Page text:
January/February 2001

There Goes the Neighborhood

by Greg Albrecht

It's time to shed the anger and hatred, the holier-than-thou superiority that is everyone's worst nightmare of a next door neighbor.

A friend of mine just returned from a conference reporting disturbing results from a new survey. North Americans were asked to name the type of individual they would least like to have as a next door neighbor. The most feared and least liked next door neighbor -- a serial killer, a drug dealer or a terrorist? Not according to this survey!

The number one, least liked and most feared potential next-door neighbor (imagine a drumroll here) -- a conservative Christian! Let's examine ourselves. Have we Christians earned and now richly deserve this dubious new tribute, or is it unjustly given by those who are out to persecute us without cause? Let's assume we aided and abetted this negative public perception.

Recently I received a letter from a reader asking Plain Truth to help call a halt to mean-spirited Christians who seem to proclaim a message of intolerance and anger.

Our reader comments, "My own experiences have shown me that I am far more likely to be deeply wounded in my spirit and heart by a brother or sister in Christ than a non-believer. I am more likely to find safety outside the church and feel love and acceptance from non-Christians than I am inside the church.

"I found that if I was deeply hurting and in need of help, my brothers and sisters in Christ would quickly condemn me and decide that they wanted me to suffer pain and be broken...all in the name of God's love."

The reader continues, "I feel that it is this refusal to see things from any other perspective than our own that keeps our churches segregated by race, by class and by denomination. It keeps us from being united against the true enemy. I do find many Christian leaders preaching veiled hate, racism and anti-Semitism, and I feel hurt.... I know that the early church centered on the idea of loving one another and reconciliation. No one would have referred to the leaders of the early church as mean-spirited preachers of hate, judgment or intolerance."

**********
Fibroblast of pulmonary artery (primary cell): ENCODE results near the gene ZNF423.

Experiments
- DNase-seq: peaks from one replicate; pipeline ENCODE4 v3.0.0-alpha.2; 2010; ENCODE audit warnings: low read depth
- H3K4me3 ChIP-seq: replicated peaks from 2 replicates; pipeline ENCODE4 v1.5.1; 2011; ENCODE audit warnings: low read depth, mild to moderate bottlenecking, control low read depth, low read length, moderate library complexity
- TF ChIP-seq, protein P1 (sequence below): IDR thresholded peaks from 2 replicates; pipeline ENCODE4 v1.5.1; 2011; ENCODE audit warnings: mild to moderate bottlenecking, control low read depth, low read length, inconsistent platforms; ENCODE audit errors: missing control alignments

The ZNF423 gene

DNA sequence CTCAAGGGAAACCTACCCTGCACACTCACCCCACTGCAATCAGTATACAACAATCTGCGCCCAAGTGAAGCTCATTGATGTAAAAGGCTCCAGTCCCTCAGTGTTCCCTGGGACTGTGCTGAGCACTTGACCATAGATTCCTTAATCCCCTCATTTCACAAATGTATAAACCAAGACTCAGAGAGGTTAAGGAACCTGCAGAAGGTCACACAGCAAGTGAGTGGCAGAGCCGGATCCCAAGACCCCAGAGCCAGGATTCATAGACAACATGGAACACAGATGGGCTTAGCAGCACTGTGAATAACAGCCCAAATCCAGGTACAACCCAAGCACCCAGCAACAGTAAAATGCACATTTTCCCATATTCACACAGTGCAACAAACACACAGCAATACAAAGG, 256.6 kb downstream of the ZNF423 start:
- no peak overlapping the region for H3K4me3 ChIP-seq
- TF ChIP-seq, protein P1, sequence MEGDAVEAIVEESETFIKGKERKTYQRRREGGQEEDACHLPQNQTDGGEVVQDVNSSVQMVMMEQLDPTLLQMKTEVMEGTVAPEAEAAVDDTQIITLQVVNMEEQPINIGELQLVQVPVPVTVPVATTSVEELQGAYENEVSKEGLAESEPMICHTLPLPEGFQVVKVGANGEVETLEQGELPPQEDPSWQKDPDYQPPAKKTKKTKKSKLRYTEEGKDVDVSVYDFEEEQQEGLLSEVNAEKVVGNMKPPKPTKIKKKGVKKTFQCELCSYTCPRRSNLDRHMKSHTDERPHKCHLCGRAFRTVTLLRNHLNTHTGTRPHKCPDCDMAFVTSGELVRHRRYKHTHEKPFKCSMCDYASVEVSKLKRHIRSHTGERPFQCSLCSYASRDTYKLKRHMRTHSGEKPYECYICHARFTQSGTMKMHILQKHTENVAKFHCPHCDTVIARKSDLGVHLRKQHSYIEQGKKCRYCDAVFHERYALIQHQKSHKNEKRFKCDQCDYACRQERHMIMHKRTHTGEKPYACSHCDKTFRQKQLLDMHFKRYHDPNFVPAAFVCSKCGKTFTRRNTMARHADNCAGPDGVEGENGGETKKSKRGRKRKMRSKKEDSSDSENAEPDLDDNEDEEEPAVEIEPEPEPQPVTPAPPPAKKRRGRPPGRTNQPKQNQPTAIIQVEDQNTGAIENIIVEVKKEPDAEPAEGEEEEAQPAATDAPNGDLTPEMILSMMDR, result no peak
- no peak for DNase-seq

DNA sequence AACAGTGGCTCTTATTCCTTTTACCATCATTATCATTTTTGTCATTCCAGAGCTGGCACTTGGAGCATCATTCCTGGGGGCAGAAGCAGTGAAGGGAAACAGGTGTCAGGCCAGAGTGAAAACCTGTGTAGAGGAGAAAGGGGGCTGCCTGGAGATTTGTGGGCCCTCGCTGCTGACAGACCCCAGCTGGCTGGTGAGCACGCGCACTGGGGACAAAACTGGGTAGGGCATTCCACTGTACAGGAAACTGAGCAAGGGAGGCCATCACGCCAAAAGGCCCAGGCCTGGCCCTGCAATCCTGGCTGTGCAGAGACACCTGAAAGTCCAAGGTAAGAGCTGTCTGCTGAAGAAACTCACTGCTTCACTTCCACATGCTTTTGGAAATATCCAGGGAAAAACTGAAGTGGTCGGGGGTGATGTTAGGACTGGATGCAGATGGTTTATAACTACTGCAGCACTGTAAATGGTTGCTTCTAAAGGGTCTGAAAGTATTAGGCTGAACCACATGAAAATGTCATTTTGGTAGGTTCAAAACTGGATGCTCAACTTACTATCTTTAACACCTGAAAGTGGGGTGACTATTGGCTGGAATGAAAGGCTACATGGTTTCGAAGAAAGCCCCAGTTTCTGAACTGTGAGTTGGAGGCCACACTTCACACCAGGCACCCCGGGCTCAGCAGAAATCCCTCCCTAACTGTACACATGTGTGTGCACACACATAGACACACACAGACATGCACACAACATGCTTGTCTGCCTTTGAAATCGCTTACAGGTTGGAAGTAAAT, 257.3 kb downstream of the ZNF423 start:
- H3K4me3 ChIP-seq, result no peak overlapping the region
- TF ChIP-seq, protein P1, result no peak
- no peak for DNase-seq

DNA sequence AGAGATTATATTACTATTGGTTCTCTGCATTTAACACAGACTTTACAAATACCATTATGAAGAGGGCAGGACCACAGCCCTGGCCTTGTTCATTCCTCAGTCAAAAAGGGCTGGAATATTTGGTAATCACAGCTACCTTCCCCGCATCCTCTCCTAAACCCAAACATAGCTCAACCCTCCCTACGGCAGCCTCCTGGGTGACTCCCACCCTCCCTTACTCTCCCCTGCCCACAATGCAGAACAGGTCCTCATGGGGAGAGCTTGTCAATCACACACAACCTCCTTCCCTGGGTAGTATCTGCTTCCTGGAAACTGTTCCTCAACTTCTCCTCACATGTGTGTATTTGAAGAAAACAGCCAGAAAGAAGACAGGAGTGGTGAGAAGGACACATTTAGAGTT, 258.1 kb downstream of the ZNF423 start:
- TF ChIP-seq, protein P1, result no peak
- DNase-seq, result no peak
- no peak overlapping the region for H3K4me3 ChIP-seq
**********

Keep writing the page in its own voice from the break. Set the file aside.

Somewhere along the line we have lost our way. We have bought the idea that Christianity is defined by boycotting Disneyland and organizing political action committees against politicians whose religious (or even denominational) views are different than our own.

Where did we get this idea? Where do we see biblical examples of Christians organized into angry goon squads intimidating pagans? Where do we see biblical Christianity modeled as believers living in holy huddles, excluding all others, with the exception of warning non-believers of impending Y2K doom while selling them survival books and supplies?

Jesus would not get along or go along with much of our sectarian Christianity. As far as we know, he didn't carry around a Christian Study Bible with resource notes written by his mega-church pastor. We search in vain to find Jesus protesting or boycotting against secular authorities.

But he did throw the moneychangers out of the temple, didn't he? And he continually confronted religious hypocrisy. Remember the Pharisees? Actually, Jesus' actions would more closely resemble a condemnation of our current ideas of Christian culture and behavior than they would joining a boycott of Disneyland.

It's time to shed the anger and hatred, the holier-than-thou superiority, the in-your-face church-ianity that is everyone's worst nightmare of a next door neighbor. Let's get real about our faith. Let's stop the angry protesting, condemning and partisan politics and be what we say we are. Christians.

What ever happened to things like helping, serving, ministering, loving, reaching out? After all, who wouldn't want the Good Samaritan living next door? 


-- Greg Albrecht


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